Ma, Kristin R, Juran, Cassandra M, and Almeida, Eduardo
American Society for Gravitational and Space Research (ASGSR) 2019; Nov 20, 2019 - Nov 23, 2019; Denver, CO; United States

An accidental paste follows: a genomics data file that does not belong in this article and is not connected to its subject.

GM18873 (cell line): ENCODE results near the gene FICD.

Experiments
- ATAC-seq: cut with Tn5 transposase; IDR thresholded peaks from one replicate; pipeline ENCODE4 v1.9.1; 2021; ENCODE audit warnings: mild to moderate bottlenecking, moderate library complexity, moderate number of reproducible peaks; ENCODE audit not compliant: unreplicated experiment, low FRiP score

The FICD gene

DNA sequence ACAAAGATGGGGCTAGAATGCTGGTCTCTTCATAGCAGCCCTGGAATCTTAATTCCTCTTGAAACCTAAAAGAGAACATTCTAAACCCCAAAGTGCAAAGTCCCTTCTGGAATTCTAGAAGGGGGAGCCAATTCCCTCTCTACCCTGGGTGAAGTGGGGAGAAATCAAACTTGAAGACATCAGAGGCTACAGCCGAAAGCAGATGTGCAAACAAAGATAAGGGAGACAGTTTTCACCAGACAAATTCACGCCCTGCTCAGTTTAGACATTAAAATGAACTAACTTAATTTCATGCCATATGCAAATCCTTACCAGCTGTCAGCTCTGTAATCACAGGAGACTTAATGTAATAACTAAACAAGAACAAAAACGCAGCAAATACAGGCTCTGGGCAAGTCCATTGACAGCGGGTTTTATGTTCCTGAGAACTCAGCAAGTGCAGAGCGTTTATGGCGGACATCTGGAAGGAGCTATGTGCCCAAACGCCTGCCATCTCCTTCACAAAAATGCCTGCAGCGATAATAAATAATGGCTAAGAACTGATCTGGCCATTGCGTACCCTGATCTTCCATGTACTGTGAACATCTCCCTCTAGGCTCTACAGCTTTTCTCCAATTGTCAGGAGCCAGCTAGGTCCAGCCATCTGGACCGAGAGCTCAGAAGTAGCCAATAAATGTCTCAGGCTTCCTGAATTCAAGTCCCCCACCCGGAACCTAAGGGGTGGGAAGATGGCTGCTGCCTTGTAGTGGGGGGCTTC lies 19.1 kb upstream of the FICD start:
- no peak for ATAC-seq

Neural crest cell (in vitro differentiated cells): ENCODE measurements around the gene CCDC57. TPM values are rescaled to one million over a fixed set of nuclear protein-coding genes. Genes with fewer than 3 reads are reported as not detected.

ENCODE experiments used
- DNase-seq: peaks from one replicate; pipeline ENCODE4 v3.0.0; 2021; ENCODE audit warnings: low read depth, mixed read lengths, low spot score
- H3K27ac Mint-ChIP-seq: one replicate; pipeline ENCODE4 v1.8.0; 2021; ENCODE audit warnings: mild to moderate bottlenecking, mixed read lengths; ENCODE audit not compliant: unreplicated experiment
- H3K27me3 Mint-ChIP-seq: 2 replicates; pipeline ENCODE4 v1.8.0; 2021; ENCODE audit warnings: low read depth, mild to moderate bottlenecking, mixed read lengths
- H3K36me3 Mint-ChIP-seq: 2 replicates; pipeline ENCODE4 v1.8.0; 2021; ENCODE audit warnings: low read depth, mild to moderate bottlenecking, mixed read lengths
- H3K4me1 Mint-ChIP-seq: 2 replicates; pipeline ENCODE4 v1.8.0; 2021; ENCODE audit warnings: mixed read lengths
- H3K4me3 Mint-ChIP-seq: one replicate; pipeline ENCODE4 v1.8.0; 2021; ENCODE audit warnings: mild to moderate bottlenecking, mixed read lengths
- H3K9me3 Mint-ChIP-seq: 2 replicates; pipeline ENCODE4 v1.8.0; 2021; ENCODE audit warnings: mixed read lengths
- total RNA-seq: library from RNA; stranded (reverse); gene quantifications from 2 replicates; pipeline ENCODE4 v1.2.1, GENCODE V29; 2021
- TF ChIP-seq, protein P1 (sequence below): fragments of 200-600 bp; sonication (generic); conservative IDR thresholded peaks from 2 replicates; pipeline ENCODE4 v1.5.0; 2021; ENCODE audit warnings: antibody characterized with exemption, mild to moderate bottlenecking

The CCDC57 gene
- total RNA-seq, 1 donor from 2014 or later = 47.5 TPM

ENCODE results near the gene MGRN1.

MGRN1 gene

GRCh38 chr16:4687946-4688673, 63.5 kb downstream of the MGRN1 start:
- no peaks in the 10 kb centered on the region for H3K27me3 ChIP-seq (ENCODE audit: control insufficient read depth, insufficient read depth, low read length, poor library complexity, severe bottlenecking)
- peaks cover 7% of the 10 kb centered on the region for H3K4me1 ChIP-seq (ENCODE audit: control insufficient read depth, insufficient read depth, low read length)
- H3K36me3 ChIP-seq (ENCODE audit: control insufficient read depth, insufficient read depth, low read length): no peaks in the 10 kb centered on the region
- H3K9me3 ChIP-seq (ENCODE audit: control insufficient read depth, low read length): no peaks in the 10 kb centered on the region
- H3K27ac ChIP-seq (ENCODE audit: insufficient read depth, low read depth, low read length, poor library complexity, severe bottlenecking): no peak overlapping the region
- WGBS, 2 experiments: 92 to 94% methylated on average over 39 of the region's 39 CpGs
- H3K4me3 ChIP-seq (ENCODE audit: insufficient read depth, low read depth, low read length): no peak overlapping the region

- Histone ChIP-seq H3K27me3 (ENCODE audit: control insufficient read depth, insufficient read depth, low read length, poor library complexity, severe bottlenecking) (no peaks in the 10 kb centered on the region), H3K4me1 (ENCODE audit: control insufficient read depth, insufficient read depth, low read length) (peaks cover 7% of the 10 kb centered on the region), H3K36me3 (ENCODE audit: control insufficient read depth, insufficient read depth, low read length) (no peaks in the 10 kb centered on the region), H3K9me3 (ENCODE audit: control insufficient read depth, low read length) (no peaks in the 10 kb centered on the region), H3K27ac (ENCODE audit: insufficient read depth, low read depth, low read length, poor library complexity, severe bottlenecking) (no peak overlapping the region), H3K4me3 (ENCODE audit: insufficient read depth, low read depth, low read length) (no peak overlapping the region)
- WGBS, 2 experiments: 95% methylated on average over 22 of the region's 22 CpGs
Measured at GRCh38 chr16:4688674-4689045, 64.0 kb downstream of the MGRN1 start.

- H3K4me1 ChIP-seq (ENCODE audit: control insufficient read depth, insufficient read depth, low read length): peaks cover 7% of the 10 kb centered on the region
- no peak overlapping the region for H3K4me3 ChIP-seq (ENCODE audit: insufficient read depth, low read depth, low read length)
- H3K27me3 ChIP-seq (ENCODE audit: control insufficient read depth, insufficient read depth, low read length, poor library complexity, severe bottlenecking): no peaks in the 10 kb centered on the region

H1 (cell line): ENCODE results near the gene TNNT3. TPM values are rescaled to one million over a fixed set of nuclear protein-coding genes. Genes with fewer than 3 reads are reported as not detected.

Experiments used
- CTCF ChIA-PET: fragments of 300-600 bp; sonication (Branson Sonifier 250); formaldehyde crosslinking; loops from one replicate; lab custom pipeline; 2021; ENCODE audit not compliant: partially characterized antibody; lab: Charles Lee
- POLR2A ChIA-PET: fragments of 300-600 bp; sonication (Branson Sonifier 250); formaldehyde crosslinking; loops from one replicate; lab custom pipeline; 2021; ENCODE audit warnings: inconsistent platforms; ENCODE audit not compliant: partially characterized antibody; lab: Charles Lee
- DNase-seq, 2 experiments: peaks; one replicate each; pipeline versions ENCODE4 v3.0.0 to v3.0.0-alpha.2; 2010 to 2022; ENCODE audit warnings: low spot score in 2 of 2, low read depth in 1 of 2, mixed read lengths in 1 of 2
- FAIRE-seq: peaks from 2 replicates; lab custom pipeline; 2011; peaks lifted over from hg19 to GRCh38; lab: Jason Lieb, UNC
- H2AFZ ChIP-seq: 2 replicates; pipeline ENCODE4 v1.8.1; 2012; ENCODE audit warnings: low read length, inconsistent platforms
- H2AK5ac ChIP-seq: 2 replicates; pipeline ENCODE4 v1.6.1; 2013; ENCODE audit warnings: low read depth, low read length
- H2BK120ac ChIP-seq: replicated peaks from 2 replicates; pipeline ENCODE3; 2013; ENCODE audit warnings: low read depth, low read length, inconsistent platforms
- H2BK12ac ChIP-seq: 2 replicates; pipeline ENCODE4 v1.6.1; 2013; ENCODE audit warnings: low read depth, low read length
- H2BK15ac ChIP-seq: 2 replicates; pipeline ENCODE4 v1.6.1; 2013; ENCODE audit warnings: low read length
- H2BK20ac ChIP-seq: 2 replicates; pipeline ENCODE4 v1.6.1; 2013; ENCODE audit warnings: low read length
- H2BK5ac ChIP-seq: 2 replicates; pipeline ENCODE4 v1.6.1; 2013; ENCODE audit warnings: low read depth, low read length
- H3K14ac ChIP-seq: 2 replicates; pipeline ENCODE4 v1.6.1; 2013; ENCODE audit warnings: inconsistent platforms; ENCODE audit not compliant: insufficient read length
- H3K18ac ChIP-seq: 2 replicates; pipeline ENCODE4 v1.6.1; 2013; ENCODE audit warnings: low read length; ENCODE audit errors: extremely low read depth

The NASA Bioculture System is an advanced cell culture closed-loop system containing highly automated flowpaths designed to conduct long term biology experiments on ISS with earth remote controllable medium flow, temperature, gas composition, medium exchange, cell sampling and fixation. This technology was already demonstrated with successful cardiomyocyte and osteocyte cultures experiments onboard the ISS and is now supporting NASA PI science. The Bioculture System, however, can only support 10 cassettes with disposable flowpaths, each containing a single hollow fiber bioreactor with a culture capacity of about 2ml. This constraint not only severely limits the number of investigators that can conduct experiments in space, but also subjects the experiments to limitations in the number of replicates and conditions that can be studied. To address these limitations, we sought a novel design solution to maximize the number of separate bioreactor cultures and volume that can be conducted simultaneously. To this end we designed, prototyped, and are now testing a six-Vitvo 3D Matrix 2ml bioreactor insert that replaces the conventional Bioculture System hollow fiber bioreactor. This design will allow the Bioculture System to support up to 60 different bioreactors and samples at once. Specifically, the novel gas-tight containment housing insert contains six COTS Rigenerand VITVO bioreactors stacked on each side of a heat sink powered by the existing heating element and pair of temperature sensors. Medium will be distributed into each bioreactor's cell-free chamber via its built-in Luer connector, then across the 3D matrix to the cell chamber, dissipating laminar flow and limiting fluid shear stresses that might mechanostimulate cell cultures. Gas (5% CO2 in air) will be supplied directly to the bioreactor gas-tight housing for exchange via the bioreactor flat-surface gas-permeable membranes, eliminating the need for the existing Bioculture System cassette oxygenator. If successfully implemented on ISS, this new multi-bioreactor insert for the Bioculture System has the potential to make real-time cell science experimentation in space more efficient and accessible to more investigators.